“It was one of those flinty stones, they get in and they stick,” he recalls,

“What’s ironic is the first time I tried to get it out I actually switched the machine off, but I couldn’t hear where it was so I put the machine back on. The only thing I can think of that was different that day was that I had a new pair of boots on and they were a bit softer. I was unlucky – and more unlucky to be on my own. If someone had been with me I would probably only have lost a foot.”

Nowadays, Darren thinks he is more safety conscious, particularly for others. He also feels his accident has changed the way colleagues think and work. He added: “Farming is weather-related and there are big pressures just to get on with things. I want to make money like anyone else, but for the sake of 10 minutes switch the machines off. I’m 47 and have had a big part of my life but I wouldn’t wish this on my worst enemy.

“Farm machinery is generally much safer than it used to be but it’s also a lot stronger. It’s become so good that you do a lot more work on your own. When things do go wrong the machines are less forgiving. Thirty years ago I would probably have been able to stop the harvester myself, but not now.”

According to Alan Plom: “Everybody in farming knows somebody who has been injured or killed in an accident. Organisations like the Royal Agricultural Benevolent Institution (R.A.B.I.) offer invaluable support to people like Darren and are happy to support Farm Safety Week. Asking farmers to consider ‘Who Would Fill Your Boots?’ seems like the right thing to do given the consequences of taking constant risks when working. One day your luck could run out. One day it could be you.

Alan added: “This Farm Safety Week we are echoing Darren’s call not to rely on luck when working. Agricultural machinery is dangerous and can rip off a limb or kill in seconds. Make sure you use the SAFE STOP approach - ensure equipment is switched off when making routine checks or maintenance and always take your time to think about what you are doing and what might go wrong as making a few simple checks could actually save a life – maybe your own!”


04 July 2016

Wales YFC cleared up at NFYFC's Competitions Weekend, taking home nine top prizes, including the highly-acclaimed Junior Member of the Year award, sponsored by Tama.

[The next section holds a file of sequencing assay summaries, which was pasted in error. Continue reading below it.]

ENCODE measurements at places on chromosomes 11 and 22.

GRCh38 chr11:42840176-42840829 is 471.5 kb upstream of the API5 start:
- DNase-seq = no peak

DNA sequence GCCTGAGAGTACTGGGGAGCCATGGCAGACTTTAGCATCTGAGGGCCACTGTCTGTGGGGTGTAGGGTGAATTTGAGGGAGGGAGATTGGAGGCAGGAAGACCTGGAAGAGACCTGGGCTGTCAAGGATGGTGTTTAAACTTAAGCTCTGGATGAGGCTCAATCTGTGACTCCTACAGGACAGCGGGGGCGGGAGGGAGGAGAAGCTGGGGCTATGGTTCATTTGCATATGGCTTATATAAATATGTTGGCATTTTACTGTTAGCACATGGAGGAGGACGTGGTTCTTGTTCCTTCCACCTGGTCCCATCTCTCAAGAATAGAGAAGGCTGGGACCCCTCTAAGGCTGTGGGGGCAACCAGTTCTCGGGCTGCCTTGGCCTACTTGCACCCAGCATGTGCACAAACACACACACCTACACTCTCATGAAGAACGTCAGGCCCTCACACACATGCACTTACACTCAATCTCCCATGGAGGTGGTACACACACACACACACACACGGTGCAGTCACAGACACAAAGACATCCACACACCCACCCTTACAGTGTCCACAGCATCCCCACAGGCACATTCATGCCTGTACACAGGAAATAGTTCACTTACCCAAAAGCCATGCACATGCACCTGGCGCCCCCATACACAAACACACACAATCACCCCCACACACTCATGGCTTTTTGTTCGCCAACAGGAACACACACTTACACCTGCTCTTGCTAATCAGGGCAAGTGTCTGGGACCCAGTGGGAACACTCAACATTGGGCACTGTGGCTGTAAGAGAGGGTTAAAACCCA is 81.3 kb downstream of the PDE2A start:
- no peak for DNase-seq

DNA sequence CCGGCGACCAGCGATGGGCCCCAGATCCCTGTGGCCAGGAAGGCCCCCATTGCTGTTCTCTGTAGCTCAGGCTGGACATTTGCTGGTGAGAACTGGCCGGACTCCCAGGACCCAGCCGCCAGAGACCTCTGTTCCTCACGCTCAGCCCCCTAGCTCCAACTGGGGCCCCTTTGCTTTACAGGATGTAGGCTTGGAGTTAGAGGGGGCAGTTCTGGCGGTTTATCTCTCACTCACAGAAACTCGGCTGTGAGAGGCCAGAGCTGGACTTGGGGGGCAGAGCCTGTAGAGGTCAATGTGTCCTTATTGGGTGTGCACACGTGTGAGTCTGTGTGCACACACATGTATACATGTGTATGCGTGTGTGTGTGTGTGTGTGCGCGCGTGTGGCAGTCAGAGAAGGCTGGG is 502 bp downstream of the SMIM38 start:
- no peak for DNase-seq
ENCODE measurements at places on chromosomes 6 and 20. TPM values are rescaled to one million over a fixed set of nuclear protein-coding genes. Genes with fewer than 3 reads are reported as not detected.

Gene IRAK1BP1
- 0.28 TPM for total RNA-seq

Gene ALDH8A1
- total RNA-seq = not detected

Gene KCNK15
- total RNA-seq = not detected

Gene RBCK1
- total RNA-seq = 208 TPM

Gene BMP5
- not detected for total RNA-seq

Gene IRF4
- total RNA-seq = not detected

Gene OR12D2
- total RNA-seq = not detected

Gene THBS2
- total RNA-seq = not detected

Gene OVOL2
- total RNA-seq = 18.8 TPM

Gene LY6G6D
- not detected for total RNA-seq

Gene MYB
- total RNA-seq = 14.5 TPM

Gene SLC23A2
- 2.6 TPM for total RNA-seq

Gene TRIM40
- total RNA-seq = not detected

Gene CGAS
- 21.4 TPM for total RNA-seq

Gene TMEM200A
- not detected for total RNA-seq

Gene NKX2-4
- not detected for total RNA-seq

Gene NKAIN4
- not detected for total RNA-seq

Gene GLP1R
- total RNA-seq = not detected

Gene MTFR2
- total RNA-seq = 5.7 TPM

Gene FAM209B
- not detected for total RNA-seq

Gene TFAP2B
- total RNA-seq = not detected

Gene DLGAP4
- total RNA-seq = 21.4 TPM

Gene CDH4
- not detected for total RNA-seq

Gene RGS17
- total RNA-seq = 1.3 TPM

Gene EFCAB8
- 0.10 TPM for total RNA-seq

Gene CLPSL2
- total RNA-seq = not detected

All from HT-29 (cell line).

Aled Davies (pictured right) of Llangadog YFC in Carmarthenshire took the top prize, beating off competition from his five English counterparts.

Meanwhile Brecknock's junior reading team took first place, as did county member Nia Havard in the cake decorating competition. Pembrokeshire won the Efficiency with Safety competition, including best ATV handler, plus they dominated the junior speaking competition, winning the top team award, as well as joint best chairman, best vote of thanks and best speaker.

And it didn't stop there either, as Brecknock's touch rugby team won a pulsating competition, betting fellow Welsh county Carmarthenshire in the final.

Shropshire FYFC restored some pride for the English Young Farmers by winning the inaugural Radio Show Live competition, as well as the Just A Minute (including best panellist) and Debating (including best speaker) competitions.

Elsewhere, Jared Armitstead of Cumbria YFC won the weathervane competition, Todd Bridge of Essex YFC triumphed clay pigeon shooting and Nicola Blowey of Staffordshire YFC took home top prize in Situations Vacant.

At the national sports day, Lincolnshire YFC were victorious in the volleyball and County Durham stormed to victory in the final of Ultimate Frisbee.

A full list of Results from the weekend are available on the NFYFC website. Head over to the NFYFC's Facebook page for all of the best photos from the weekend. 


04 July 2016

Another Farm Safety Week is here, and it won't be long before it's a memory. But practising farm safety shouldn't ever be only a memory, and it isn't just one week out of the year.

Today marks the start of the fourth annual Farm Safety Week, an initiative launched in 2013 aiming to cut the toll of accidents which continue to give agriculture the poorest record of any occupation in the UK & Ireland. This year’s Farm Safety Week is being supported by a greater number of organisations than ever including the Farm Safety Foundation, Farm Safety Partnerships, the Health & Safety Executive, Health & Safety Executive for Northern Ireland and the Health & Safety Authority, Ireland.